In an effort to increase transparency and to answer commonly asked questions concerning COVID-19 in schools, Tullahoma City Schools Director Dr. Catherine Stephens released a video Q&A with those responses.
The video sees Stephens addressing the recently-released COVID-19 and quarantine data dashboard, potential campus closures and what would happen in those instances, whether or not virtual learning is allowed this year, quarantine protocols and procedures and more.
Of the dashboard, Stephens said it was “important” to release in order to give families a sense of what COVID-19 numbers look like at each school building.
Asked about the possibility of virtual learning by Communications Specialist Zach Birdsong, Stephens said the district was hamstrung by gubernatorial actions, or lack thereof.
“Last school year … the governor of Tennessee issued an executive order that allowed school districts to utilize virtual days or asynchronous days in the school year,” she said. “This enabled directors, myself included, to move a school to virtual status if it was necessary based upon COVID. For example … the high school was moved to virtual or asynchronous status the last week of December. It was actually the only school that we moved to that status throughout the entire school year, which was a positive, meaning we did quite well maintaining everybody being present and being able to continue with schools being open.
“This year the governor has not issued that executive order; as a result, directors of schools are unable to move a school to virtual or asynchronous. Actually, the only option that any director of schools currently has is to utilize stockpile days.”
Stockpile days for the district are those set aside for usage in times of inclement weather, Stephens said. Tullahoma City Schools traditionally only has a select few stockpile days built into the school calendar for inclement weather usage.
“We have four stockpile days for the entire school year,” Stephens said in the video.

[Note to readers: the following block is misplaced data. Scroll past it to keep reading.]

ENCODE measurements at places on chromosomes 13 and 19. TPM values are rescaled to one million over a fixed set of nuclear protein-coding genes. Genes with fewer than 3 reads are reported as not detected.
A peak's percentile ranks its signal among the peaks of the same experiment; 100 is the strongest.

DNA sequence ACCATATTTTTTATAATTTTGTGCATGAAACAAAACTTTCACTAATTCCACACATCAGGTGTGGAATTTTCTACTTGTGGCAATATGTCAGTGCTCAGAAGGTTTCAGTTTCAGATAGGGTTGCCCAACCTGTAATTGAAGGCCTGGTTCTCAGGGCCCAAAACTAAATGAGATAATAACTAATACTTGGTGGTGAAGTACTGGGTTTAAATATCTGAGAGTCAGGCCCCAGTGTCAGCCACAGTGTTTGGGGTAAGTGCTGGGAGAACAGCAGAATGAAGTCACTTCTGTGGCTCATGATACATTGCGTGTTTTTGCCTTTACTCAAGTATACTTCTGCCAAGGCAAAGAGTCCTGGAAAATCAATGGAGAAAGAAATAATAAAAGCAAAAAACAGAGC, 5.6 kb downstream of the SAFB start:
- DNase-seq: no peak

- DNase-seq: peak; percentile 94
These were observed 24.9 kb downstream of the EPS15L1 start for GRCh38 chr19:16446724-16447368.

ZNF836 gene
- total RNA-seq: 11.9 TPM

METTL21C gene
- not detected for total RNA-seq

Once the governor’s executive order allowing for virtual learning expired, the Tennessee Board of Education promulgated a ruling that stipulated school districts could only offer virtual instruction through an approved virtual school, Stephens said. This prompted the district to begin work on setting up the Tullahoma Virtual Academy, which began its first year of operation this school year. TVA received its approval from the state education board earlier this summer.
Should the virus spread to the point where the district would need to close a school, Stephens said, the only way to officially do so would be to use one of the stockpile days. The district will continue to monitor each school in order to make the determination of whether or not to close a school; additionally, the director said, the district will keep note of how many stockpile days are available to use for each school.
She reiterated that schools do not have the option to move to virtual learning.
“Right now, that takes an executive order by Governor Lee for that option to be available,” she said.
On the subject of student quarantining, Stephens said students are eligible to continue their education through “virtual education programming.” While the term may sound confusing, considering the elementary or middle schools cannot move to virtual learning, Stephens said it simply means students can access the technology that is available to them through Schoology or Google Classroom.
“In other words, the student can continue with his or her work while being on quarantine,” Stephens said.
Physical paper packets can also be used as well, she added, as technology is not required while on quarantine.
Finally, Stephens said there were several ways students and adults could help reduce the spread of COVID-19, including wearing masks, washing hands frequently or using hand sanitizer when handwashing is unavailable, remaining socially distant, consistent cleaning, utilizing outside spaces when available and ventilating indoor spaces.
“Any time you have questions about COVID-19 protocols or announcements or the dashboard, you can always visit our website, www.tcsedu.net,” Stephens said. “You will see a COVID-19 button that will take you to the dashboard, and you can always check out our announcements to find any updates provided.”
Visit our website, tullahomanews.com, to see the video.